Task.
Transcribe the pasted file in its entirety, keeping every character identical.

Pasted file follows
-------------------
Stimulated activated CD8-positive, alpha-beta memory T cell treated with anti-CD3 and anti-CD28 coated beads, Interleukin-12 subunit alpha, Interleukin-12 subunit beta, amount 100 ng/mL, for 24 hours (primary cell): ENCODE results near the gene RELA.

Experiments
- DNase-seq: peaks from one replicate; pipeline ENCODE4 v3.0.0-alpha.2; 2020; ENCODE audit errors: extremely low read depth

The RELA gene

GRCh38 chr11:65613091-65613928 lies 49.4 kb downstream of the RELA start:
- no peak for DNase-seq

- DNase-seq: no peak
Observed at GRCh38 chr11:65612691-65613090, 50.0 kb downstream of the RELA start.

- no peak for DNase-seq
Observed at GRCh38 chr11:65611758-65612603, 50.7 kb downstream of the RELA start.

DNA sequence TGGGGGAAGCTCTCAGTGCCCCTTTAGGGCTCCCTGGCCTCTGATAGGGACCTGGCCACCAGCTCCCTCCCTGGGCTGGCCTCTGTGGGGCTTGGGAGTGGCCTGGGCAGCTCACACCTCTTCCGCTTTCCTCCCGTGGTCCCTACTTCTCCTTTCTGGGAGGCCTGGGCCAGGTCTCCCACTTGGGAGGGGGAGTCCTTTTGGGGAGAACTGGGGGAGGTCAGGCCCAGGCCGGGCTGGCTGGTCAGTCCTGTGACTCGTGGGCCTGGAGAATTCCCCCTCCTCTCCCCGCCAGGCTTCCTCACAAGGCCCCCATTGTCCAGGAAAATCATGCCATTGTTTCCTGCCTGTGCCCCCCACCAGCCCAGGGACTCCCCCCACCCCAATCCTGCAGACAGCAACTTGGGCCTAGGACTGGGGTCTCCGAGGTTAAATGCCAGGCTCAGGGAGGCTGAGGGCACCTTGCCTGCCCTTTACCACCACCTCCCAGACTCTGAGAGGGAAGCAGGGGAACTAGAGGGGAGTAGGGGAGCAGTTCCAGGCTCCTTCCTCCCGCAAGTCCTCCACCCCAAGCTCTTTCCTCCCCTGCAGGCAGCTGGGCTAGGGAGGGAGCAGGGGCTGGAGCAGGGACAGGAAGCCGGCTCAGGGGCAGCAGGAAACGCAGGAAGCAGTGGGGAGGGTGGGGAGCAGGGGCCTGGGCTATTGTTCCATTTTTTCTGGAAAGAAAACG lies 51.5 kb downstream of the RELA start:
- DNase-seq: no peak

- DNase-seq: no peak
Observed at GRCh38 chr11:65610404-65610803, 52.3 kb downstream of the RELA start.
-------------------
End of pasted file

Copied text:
Stimulated activated CD8-positive, alpha-beta memory T cell treated with anti-CD3 and anti-CD28 coated beads, Interleukin-12 subunit alpha, Interleukin-12 subunit beta, amount 100 ng/mL, for 24 hours (primary cell): ENCODE results near the gene RELA.

Experiments
- DNase-seq: peaks from one replicate; pipeline ENCODE4 v3.0.0-alpha.2; 2020; ENCODE audit errors: extremely low read depth

The RELA gene

GRCh38 chr11:65613091-65613928 lies 49.4 kb downstream of the RELA start:
- no peak for DNase-seq

- DNase-seq: no peak
Observed at GRCh38 chr11:65612691-65613090, 50.0 kb downstream of the RELA start.

- no peak for DNase-seq
Observed at GRCh38 chr11:65611758-65612603, 50.7 kb downstream of the RELA start.

DNA sequence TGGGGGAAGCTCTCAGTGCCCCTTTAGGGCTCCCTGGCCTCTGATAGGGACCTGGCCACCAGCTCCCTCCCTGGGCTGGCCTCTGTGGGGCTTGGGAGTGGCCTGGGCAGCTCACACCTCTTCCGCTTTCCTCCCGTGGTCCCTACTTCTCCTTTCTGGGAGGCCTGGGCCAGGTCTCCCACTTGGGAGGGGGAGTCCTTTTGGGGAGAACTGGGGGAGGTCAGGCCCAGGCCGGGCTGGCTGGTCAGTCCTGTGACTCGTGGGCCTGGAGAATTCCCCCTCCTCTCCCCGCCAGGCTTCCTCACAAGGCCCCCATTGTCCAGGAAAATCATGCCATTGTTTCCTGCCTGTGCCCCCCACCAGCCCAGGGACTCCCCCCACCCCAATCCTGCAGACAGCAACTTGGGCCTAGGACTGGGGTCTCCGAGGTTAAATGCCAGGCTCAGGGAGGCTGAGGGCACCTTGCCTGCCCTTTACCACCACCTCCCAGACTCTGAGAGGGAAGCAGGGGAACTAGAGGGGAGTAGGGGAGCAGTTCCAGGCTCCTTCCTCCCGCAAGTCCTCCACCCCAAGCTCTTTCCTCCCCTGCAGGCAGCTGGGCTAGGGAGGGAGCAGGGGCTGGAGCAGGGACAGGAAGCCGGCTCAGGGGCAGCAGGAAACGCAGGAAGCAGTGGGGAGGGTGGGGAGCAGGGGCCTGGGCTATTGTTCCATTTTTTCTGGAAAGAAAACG lies 51.5 kb downstream of the RELA start:
- DNase-seq: no peak

- DNase-seq: no peak
Observed at GRCh38 chr11:65610404-65610803, 52.3 kb downstream of the RELA start.